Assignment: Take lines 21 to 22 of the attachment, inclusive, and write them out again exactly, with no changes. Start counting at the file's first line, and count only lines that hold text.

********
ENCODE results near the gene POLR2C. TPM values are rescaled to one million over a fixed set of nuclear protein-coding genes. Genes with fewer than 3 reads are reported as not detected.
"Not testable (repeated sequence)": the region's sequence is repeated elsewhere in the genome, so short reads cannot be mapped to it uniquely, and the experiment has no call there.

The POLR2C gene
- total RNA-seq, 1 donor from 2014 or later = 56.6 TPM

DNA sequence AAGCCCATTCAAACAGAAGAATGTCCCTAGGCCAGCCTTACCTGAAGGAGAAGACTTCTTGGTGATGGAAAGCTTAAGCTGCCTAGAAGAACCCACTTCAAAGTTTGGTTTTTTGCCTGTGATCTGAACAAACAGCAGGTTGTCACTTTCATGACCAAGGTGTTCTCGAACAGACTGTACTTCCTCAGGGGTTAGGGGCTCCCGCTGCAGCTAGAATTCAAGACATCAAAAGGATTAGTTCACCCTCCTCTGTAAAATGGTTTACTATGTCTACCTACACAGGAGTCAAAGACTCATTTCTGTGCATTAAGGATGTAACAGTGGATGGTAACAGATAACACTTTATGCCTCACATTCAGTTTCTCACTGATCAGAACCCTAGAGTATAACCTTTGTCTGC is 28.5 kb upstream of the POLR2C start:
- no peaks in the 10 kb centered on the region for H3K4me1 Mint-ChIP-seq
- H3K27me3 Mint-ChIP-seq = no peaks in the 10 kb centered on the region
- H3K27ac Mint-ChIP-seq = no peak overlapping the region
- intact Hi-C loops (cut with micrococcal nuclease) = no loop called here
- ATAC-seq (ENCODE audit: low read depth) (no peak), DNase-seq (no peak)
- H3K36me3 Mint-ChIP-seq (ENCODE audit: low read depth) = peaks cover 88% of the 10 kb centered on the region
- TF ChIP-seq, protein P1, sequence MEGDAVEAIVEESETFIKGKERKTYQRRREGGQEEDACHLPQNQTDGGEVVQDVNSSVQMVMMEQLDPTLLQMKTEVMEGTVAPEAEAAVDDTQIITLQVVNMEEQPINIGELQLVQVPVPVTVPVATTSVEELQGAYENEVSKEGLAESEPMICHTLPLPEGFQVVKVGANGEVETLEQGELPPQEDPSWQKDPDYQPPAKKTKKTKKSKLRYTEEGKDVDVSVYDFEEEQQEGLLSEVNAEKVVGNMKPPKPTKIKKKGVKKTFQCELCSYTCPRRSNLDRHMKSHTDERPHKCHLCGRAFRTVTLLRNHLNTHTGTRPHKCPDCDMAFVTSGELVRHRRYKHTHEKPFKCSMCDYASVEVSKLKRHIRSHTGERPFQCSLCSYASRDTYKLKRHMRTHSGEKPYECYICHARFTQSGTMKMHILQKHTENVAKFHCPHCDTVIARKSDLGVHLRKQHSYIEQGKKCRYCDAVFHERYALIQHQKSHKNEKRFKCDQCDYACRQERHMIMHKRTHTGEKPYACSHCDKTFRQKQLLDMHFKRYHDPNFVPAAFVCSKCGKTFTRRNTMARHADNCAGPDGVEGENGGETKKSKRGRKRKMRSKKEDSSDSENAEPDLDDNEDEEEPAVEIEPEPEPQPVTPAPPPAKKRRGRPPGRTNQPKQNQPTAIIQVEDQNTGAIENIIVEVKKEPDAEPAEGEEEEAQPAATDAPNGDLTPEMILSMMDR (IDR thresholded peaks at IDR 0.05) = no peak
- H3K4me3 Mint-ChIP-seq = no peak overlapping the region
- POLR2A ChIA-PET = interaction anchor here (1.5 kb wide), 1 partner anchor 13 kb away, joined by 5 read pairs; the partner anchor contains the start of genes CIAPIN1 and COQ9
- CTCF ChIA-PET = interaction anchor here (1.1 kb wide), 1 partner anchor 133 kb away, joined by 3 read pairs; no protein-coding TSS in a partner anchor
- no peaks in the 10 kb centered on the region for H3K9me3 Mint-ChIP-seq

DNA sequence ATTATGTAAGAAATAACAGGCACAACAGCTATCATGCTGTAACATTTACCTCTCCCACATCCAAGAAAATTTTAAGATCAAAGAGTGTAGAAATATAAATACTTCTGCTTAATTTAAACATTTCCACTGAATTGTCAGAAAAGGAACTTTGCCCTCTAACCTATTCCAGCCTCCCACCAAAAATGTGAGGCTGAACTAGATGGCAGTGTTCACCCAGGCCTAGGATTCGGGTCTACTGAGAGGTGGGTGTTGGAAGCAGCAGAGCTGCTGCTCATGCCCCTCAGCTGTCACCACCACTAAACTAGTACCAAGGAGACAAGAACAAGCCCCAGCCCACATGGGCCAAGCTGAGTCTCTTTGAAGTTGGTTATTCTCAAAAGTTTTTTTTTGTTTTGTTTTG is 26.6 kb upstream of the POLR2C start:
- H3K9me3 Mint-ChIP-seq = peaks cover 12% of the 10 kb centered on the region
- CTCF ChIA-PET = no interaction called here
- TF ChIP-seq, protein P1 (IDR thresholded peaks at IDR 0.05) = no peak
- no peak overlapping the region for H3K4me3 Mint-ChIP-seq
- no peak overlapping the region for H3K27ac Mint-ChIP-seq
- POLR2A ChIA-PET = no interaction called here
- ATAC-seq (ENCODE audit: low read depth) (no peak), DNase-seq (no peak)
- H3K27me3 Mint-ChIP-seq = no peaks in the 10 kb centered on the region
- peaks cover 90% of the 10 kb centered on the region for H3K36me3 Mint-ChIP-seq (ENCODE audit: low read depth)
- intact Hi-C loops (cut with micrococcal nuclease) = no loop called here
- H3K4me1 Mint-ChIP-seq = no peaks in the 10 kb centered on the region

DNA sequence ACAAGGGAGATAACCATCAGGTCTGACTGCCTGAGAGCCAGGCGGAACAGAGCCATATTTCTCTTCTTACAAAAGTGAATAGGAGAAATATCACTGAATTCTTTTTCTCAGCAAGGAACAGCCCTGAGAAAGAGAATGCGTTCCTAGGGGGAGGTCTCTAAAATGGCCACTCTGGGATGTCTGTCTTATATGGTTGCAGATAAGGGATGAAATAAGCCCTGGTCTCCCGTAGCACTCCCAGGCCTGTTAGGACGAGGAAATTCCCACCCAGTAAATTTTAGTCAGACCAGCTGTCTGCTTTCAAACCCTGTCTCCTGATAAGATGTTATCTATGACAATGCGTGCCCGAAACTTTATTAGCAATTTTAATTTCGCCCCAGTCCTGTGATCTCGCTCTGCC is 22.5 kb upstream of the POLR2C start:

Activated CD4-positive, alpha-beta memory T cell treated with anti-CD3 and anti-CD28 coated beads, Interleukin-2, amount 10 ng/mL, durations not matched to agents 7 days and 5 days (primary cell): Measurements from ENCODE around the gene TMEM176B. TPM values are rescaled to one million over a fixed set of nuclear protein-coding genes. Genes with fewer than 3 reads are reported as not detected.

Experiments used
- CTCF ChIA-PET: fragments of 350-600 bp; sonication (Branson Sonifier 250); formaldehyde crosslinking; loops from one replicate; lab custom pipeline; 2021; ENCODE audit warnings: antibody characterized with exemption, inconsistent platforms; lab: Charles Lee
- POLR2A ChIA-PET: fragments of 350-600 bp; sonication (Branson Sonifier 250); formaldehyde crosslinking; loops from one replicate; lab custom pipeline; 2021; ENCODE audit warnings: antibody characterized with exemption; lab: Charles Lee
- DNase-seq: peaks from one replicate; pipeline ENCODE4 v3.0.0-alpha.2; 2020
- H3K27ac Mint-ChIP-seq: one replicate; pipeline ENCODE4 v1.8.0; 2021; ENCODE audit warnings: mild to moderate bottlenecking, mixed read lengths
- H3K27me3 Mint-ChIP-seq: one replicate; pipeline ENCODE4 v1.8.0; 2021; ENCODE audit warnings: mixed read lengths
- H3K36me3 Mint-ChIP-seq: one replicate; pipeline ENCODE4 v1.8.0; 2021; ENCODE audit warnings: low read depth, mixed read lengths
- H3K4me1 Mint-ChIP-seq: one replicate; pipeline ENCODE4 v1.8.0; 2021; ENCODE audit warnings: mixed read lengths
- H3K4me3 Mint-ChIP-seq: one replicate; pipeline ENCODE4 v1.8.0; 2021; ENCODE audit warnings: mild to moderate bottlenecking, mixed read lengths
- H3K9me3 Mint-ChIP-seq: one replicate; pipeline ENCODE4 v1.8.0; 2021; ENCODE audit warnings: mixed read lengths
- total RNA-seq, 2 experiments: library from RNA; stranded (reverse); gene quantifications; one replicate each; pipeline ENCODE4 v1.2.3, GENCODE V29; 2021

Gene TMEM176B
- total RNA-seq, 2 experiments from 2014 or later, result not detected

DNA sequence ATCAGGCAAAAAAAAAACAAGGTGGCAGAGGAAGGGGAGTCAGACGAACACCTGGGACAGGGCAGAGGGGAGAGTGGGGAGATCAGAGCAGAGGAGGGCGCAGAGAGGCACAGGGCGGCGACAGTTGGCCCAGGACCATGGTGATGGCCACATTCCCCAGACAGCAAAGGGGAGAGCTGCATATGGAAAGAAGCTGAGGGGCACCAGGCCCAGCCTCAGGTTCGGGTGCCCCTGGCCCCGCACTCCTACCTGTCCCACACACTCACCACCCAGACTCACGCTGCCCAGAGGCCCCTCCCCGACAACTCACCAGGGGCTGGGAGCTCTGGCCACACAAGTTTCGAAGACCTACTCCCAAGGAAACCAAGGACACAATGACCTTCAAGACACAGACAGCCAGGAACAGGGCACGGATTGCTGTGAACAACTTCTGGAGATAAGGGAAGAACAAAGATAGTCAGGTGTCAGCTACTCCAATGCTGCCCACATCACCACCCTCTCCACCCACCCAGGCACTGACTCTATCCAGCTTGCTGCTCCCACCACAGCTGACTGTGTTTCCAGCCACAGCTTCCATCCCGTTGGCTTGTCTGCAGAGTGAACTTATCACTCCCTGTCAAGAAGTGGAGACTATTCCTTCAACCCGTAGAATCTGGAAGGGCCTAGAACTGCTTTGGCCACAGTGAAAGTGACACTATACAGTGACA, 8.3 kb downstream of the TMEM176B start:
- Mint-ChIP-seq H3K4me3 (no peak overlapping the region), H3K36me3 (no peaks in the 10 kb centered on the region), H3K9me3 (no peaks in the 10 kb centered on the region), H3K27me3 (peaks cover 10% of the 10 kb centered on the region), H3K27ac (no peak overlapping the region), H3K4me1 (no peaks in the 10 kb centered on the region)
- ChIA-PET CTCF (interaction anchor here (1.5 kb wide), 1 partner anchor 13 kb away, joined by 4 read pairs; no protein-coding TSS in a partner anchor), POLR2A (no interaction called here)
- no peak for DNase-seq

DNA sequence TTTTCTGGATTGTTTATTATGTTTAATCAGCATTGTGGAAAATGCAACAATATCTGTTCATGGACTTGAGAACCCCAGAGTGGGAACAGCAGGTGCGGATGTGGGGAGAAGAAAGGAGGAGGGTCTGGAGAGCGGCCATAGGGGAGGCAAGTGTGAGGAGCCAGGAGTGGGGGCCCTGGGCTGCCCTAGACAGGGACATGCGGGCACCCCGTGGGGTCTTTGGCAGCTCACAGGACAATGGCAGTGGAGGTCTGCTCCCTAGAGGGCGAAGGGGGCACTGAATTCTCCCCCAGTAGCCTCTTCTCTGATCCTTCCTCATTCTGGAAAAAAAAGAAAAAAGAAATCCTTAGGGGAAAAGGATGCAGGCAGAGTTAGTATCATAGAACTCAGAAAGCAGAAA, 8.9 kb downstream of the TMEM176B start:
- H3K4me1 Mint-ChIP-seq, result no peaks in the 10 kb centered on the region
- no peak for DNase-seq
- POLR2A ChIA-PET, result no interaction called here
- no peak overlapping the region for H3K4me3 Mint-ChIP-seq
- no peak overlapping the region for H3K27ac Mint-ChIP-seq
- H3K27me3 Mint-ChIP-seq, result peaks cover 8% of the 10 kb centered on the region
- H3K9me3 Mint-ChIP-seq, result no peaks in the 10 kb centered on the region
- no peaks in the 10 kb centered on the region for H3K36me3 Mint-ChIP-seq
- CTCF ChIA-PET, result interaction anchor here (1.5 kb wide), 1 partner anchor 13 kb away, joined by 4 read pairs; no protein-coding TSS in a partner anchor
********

- no peak overlapping the region for H3K4me3 Mint-ChIP-seq
- no peak overlapping the region for H3K27ac Mint-ChIP-seq